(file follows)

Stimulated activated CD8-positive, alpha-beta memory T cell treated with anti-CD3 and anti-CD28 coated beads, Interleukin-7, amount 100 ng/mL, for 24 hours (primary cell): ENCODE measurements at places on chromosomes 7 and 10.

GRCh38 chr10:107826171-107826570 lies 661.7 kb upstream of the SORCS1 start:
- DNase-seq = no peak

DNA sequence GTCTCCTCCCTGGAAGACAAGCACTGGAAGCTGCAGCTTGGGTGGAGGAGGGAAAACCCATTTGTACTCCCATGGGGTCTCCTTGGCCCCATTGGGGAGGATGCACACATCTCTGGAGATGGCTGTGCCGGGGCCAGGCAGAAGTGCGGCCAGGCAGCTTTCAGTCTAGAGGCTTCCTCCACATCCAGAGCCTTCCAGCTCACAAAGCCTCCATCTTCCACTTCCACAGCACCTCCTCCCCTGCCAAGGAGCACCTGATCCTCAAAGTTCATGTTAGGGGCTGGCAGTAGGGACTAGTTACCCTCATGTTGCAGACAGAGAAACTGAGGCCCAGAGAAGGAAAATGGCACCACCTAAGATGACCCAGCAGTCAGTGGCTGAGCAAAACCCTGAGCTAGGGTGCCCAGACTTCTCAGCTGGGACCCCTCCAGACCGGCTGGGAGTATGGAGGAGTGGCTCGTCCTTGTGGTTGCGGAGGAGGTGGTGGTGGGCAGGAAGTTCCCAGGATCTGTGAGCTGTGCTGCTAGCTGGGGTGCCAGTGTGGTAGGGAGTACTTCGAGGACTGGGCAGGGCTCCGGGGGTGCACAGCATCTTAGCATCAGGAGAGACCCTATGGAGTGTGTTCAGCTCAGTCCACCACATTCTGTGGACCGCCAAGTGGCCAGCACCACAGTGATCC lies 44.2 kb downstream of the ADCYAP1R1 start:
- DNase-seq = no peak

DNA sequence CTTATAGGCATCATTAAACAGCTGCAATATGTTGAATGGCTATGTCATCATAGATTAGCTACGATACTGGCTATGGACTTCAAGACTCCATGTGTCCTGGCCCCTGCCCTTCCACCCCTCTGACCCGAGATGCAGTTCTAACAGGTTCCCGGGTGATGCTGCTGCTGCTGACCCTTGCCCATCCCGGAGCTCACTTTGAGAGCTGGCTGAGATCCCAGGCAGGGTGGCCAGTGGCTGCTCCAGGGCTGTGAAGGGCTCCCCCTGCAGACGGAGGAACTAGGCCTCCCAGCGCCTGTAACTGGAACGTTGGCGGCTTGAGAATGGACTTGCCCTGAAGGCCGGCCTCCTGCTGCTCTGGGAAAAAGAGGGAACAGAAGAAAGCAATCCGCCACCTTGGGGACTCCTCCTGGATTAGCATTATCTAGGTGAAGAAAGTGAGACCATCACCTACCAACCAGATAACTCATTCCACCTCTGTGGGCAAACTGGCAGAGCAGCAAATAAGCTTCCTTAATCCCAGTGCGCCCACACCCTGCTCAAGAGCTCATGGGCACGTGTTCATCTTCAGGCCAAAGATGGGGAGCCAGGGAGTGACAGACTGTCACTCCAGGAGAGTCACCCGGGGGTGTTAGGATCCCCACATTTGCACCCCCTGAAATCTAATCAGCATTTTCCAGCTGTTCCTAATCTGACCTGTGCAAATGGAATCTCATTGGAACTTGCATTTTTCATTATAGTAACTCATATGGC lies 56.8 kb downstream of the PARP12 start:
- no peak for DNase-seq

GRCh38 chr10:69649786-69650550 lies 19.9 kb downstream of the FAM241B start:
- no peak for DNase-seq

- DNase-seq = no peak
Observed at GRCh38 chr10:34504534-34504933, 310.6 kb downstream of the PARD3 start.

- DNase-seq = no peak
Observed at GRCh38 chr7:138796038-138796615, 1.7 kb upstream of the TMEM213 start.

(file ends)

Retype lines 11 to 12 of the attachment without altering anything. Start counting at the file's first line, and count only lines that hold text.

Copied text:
Observed at GRCh38 chr10:34504534-34504933, 310.6 kb downstream of the PARD3 start.

- DNase-seq = no peak